There is also an important recommendation for the vapers not to share vaping devices such as vape pens as it may spread viruses, such as COVID-19. Make sure to keep an eye on that.

What are NHC and the UK government measures?

alphagreen coronavirus cannabis

In March 2020, the risk of Covid-19 was raised to high. At first, the UK government has placed some hope in “herd immunity”, meaning that: the weak and vulnerable people could be better-protected if the most of the population had got the coronavirus and become immune to it. However, some time later, they disclaimed this strategy. The UK government has published the coronavirus action plan. The State for Health and Social Care has claimed strengthened legal powers for public health protection. The UK government has also established The Health Protection (Coronavirus) Regulations 2020 to slow down further human-to-human transmission in the UK. The Regulation includes the measures of self-isolation when necessary.

The UK Coronavirus Action Plan

The action plan includes current measures and plans of the UK regarding coronavirus, based on previous infectious diseases and influenza pandemic preparedness work. As time goes, the actions against COVID-19 will be adjusted to the nature, scale, and location of the coronavirus in the UK.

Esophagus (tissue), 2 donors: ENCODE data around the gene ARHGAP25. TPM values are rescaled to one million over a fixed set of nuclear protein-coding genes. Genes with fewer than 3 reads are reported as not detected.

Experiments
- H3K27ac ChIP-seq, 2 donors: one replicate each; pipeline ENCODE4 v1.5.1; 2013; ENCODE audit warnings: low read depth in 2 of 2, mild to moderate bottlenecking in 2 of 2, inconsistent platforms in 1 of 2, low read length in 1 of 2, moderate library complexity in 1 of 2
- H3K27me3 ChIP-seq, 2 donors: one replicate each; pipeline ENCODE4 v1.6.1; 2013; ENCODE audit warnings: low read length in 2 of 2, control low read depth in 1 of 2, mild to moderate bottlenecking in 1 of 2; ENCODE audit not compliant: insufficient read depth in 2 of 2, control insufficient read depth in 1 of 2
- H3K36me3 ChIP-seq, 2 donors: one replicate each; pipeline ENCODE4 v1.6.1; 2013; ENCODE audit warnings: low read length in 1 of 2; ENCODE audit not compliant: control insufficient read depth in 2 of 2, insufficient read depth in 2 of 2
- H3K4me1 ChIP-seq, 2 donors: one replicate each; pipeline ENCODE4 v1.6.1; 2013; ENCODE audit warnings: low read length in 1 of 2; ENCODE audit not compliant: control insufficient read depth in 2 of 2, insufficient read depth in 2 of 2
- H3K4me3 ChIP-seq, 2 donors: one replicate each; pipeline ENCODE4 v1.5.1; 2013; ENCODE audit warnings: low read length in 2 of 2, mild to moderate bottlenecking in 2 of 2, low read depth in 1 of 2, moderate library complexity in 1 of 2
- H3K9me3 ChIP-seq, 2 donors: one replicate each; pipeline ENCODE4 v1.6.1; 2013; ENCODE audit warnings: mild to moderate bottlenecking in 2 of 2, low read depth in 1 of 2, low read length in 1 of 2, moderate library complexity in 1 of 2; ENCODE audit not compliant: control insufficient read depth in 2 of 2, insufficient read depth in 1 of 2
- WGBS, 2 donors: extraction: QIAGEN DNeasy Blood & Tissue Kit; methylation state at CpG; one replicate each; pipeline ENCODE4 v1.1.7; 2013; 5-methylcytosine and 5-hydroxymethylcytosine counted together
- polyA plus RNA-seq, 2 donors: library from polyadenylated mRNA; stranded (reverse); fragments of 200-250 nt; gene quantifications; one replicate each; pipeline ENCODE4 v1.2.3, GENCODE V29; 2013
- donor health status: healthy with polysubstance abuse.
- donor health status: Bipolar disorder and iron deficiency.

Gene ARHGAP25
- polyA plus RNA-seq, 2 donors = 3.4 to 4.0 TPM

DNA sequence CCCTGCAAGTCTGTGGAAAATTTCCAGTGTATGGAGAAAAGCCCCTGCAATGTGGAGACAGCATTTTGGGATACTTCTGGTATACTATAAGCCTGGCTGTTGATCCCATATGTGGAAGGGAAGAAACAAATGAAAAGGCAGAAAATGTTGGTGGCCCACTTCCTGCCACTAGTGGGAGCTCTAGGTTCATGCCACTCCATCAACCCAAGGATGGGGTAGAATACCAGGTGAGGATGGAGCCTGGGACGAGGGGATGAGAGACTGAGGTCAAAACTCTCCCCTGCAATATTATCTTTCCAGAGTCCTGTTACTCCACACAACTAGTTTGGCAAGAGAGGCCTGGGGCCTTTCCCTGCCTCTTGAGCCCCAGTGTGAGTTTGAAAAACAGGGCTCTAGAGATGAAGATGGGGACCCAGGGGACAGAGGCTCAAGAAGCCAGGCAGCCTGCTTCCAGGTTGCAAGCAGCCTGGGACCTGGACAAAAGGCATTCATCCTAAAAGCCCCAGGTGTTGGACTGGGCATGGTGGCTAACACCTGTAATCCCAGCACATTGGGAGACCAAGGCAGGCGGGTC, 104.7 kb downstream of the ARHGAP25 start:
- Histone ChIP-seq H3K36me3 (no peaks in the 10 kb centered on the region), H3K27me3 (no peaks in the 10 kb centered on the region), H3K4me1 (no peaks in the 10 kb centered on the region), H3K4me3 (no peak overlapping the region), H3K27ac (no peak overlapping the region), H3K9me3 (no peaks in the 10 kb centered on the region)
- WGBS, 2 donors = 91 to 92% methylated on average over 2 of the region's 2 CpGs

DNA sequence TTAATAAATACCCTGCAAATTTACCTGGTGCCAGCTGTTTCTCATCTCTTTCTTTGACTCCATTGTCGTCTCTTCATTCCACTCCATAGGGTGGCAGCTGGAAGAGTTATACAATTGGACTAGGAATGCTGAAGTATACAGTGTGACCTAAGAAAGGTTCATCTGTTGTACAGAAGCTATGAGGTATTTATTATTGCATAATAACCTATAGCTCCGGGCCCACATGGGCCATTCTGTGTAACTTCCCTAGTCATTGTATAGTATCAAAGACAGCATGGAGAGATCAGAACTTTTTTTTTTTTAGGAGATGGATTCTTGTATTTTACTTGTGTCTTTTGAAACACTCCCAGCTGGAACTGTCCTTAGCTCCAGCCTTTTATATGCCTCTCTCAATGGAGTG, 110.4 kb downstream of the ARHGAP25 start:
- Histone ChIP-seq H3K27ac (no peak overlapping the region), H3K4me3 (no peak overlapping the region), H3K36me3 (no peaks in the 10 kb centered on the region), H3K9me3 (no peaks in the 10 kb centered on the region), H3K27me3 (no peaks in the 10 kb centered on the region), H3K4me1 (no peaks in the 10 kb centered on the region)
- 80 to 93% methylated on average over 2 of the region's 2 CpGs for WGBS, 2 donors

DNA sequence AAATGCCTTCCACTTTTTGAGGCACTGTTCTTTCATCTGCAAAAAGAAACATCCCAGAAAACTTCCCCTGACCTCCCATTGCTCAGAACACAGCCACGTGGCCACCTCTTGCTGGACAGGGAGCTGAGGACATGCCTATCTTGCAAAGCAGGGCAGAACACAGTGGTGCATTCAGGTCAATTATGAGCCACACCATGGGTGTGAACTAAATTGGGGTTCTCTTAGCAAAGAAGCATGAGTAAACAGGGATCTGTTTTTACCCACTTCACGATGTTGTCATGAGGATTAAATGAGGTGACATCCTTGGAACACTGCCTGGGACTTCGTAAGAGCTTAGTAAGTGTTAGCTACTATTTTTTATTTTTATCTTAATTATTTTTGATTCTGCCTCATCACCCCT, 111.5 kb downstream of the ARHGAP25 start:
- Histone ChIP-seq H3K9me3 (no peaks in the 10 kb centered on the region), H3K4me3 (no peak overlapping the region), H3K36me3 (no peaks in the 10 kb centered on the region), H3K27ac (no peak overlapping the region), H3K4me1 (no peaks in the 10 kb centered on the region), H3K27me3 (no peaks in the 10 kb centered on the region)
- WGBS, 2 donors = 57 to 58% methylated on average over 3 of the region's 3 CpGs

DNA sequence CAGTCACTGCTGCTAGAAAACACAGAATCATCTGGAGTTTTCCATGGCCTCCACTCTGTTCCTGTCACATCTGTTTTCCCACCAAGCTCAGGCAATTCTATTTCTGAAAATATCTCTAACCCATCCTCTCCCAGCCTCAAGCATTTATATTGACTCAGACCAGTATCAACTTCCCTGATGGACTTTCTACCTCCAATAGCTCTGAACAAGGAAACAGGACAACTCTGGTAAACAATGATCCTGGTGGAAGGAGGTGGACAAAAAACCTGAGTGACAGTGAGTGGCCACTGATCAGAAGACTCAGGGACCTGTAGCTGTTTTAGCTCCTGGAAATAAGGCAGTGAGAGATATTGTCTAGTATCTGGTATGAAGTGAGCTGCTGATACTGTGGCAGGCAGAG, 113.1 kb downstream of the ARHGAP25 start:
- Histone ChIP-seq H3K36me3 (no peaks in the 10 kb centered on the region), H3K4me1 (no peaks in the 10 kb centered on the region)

The coronavirus action plan includes:

alphagreen coronavirus cannabis
  • the information about the coronavirus
  • the disease caused by the coronavirus
  • the plans regarding infectious disease outbreak including COVID-19
  • the measures and plans regarding COVID-19 outbreak
  • the current and potential roles of the public in supporting the measures and plans

COVID-19 outbreak became a significant challenge for the entire world since December 2019. The UK government and the health and social care system have prepared to respond to the virus, ensuring solid protection to the public.